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Startle response

Training for unexpected situations

When pilots respond inappropriately to unexpected situations, the FAA calls this the “startle response.”

Startle response may lead to aircraft upset and loss of control in flight (LOC-I). When startled, pilots may have reactions such as to fight, flight, or freeze. The FAA Safety Briefing article “Why Do I ‘Lockup’ in the Cockpit?” explains the startle response and tips for managing it. According to the FAA, training for unexpected situations can reduce the pilot’s startle response time and “promote more effective and timely responses to emergencies.”

In response to NTSB recommendations of the Colgan Air Flight 3407 LOC-I accident, Congress enacted the Airline Safety and Federal Aviation Administration Extension Act of 2010. The law requires specific LOC-I training, recording requirements of pilot qualification and proficiency records, and the review of these records by operators prior to hiring pilots.

Section 208 of the law pertains to the training requirements for pilots employed at air carriers and requires training to recognize, avoid, and recover from airplane upset. FAA Advisory Circular 120-111 pertains to such training, known as upset prevention and recovery training. When inducing startle in upset prevention and recovery training, instructors should not “inappropriately attempt to trap a pilot or destroy confidence.” To minimize the negative transfer of training related to upset prevention and recovery training, the AC states that it is essential that the training be conducted by a properly trained and qualified instructor. Further, this type of training should not be evaluated in proficiency checks or similar jeopardy events. However, startle response can surprise a pilot in any event.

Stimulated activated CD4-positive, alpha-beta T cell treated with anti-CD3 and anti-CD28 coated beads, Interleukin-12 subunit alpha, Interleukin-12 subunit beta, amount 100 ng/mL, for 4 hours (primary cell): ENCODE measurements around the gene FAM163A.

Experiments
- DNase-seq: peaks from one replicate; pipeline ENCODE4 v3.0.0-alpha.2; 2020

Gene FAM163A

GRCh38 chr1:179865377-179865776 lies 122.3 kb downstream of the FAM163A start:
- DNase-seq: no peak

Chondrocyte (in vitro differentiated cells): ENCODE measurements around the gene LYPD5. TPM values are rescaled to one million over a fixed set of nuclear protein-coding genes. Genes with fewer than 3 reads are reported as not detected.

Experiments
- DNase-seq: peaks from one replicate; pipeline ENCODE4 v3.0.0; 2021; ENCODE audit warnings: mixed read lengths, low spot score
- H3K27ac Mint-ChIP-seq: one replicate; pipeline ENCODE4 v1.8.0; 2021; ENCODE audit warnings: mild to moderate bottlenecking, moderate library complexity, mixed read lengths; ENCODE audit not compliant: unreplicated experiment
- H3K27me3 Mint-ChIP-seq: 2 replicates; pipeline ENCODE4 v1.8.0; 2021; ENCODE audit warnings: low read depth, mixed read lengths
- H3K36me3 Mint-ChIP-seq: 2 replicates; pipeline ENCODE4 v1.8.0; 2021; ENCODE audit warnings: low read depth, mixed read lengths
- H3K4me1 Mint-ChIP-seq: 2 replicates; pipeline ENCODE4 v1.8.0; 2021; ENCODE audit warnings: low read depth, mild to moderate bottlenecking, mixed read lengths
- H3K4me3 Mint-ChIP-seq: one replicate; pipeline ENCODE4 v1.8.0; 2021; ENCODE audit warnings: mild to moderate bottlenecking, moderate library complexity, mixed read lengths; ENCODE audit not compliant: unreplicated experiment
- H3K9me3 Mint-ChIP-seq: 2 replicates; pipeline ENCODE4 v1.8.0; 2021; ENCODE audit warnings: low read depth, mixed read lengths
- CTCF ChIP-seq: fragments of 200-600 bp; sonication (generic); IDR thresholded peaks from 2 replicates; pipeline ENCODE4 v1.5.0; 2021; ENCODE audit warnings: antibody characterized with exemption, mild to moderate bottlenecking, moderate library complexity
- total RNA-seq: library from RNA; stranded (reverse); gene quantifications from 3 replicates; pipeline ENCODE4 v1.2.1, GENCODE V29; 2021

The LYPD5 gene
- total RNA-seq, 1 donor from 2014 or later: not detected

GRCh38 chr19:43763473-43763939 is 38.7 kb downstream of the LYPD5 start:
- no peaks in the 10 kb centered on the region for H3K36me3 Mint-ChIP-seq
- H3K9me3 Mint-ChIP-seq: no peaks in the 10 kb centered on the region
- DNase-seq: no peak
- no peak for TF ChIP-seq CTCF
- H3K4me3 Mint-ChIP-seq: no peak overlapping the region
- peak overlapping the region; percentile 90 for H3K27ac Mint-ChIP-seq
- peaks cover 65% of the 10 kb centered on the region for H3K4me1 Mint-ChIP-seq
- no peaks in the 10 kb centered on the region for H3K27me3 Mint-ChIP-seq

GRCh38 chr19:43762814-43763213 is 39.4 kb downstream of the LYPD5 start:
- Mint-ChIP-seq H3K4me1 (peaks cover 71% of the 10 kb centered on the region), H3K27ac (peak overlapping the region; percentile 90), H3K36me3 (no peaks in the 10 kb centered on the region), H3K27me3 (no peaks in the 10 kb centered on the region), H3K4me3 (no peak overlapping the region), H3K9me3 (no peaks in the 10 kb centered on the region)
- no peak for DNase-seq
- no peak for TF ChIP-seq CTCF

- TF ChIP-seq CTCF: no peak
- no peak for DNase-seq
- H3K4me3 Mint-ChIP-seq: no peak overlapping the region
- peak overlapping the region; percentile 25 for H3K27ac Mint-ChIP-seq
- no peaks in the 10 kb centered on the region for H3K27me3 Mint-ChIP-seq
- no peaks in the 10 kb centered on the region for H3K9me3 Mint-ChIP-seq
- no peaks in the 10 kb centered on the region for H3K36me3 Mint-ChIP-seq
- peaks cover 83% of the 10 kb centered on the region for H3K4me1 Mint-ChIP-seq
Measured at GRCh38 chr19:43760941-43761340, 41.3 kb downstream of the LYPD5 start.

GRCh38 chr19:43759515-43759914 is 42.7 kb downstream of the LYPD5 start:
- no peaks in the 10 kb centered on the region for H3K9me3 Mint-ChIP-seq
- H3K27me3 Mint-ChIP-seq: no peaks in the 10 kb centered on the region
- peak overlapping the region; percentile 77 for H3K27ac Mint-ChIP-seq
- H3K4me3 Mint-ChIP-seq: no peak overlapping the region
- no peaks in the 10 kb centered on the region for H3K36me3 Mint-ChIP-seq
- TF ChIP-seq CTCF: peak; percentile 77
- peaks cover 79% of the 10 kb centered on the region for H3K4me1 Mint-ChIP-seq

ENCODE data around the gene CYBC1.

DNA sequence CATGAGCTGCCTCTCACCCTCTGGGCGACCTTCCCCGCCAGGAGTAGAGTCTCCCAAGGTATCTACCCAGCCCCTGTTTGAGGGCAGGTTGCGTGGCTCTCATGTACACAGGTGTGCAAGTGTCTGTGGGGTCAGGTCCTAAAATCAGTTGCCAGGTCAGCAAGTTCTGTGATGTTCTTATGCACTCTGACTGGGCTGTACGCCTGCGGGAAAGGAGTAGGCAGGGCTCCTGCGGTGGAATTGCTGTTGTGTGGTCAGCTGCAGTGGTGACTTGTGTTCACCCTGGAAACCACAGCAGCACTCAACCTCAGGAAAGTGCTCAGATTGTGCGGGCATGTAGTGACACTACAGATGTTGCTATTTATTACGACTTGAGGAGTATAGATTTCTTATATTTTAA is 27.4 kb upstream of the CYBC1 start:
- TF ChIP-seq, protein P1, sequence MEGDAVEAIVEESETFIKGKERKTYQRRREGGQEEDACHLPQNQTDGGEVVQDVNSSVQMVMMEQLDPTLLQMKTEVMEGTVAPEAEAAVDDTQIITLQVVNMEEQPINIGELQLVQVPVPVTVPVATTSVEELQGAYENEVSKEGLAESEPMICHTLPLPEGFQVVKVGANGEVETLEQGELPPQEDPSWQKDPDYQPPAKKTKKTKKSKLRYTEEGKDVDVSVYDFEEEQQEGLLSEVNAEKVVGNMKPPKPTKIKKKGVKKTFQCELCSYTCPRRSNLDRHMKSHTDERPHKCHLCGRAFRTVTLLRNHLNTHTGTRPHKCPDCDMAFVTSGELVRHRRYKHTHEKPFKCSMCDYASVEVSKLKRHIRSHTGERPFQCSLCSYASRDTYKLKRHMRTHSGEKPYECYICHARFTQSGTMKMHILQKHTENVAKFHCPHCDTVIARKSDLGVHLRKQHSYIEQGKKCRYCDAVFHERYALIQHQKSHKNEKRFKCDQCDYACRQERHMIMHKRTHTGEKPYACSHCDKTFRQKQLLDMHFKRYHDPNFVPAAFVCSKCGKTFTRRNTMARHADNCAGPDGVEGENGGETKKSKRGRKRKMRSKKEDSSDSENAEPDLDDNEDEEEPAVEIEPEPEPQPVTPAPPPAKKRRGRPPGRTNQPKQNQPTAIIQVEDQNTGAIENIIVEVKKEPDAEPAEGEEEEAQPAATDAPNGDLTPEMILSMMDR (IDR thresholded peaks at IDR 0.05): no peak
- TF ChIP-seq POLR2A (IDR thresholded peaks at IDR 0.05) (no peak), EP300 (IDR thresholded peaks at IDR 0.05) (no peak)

Section 203 of the law relates to the pilot records database (PRD), and resulted in the new FAR Part 111 for training records and review requirements. FAR 111.225 requires recording pilots’ FAA-required training, qualifications, and proficiency events, including comments made by check pilots or evaluators. Comments from instructors are not accepted into the PRD.

Prior to hiring a pilot, covered entities are required to review the PRD to assess their qualifications. The PRD is intended to assist the hiring employer in making informed decisions, including investigating further, if warranted, where records indicate areas of concern.

Guidance on recording, reviewing, and correcting PRD inaccuracies is found in FAA Advisory Circular 120-68J.

Cristina Zambrana is an in-house attorney with the AOPA Legal Services Plan.

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Cristina Zambrana

Cristina Zambrana is an in-house attorney with AOPA’s Legal Services Plan who counsels Plan members on a daily basis. She is an Airline Transport Pilot with type ratings in the A-320, B-737, DHC-8, and EMB-145. The AOPA Legal Services plan is offered as part of AOPA’s Pilot Protection Services.

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